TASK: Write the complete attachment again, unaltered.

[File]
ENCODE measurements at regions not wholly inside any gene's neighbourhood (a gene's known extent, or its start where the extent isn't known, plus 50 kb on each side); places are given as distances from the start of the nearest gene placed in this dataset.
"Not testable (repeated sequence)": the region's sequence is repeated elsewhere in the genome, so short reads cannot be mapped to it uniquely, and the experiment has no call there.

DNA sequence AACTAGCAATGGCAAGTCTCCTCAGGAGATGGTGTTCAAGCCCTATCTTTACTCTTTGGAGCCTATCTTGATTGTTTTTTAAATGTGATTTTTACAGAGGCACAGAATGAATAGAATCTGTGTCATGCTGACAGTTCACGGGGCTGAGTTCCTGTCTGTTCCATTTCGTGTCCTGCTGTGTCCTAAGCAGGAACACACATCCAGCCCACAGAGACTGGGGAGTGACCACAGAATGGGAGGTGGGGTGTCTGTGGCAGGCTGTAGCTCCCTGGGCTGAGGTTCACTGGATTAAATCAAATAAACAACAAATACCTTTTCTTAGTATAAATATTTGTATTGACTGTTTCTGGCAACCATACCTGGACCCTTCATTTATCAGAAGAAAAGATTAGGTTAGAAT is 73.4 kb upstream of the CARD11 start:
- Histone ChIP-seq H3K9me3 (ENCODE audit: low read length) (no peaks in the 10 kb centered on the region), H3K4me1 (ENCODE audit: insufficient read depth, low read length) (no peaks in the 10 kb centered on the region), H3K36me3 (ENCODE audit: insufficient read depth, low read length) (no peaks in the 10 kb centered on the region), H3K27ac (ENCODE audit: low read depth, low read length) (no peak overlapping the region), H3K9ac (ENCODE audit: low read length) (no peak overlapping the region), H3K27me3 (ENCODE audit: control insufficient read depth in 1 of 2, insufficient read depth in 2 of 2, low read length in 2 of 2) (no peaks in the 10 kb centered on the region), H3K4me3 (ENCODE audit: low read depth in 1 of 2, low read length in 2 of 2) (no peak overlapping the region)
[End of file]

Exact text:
ENCODE measurements at regions not wholly inside any gene's neighbourhood (a gene's known extent, or its start where the extent isn't known, plus 50 kb on each side); places are given as distances from the start of the nearest gene placed in this dataset.
"Not testable (repeated sequence)": the region's sequence is repeated elsewhere in the genome, so short reads cannot be mapped to it uniquely, and the experiment has no call there.

DNA sequence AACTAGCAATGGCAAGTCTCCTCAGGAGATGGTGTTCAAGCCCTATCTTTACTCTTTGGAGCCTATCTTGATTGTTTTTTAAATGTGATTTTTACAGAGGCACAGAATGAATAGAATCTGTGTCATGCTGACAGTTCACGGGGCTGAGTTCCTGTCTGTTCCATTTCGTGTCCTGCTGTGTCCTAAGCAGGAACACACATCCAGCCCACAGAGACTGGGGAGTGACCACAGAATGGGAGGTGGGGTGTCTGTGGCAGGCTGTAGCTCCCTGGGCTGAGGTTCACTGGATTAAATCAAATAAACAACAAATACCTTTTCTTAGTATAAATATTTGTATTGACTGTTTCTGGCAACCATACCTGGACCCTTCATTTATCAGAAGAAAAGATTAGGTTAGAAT is 73.4 kb upstream of the CARD11 start:
- Histone ChIP-seq H3K9me3 (ENCODE audit: low read length) (no peaks in the 10 kb centered on the region), H3K4me1 (ENCODE audit: insufficient read depth, low read length) (no peaks in the 10 kb centered on the region), H3K36me3 (ENCODE audit: insufficient read depth, low read length) (no peaks in the 10 kb centered on the region), H3K27ac (ENCODE audit: low read depth, low read length) (no peak overlapping the region), H3K9ac (ENCODE audit: low read length) (no peak overlapping the region), H3K27me3 (ENCODE audit: control insufficient read depth in 1 of 2, insufficient read depth in 2 of 2, low read length in 2 of 2) (no peaks in the 10 kb centered on the region), H3K4me3 (ENCODE audit: low read depth in 1 of 2, low read length in 2 of 2) (no peak overlapping the region)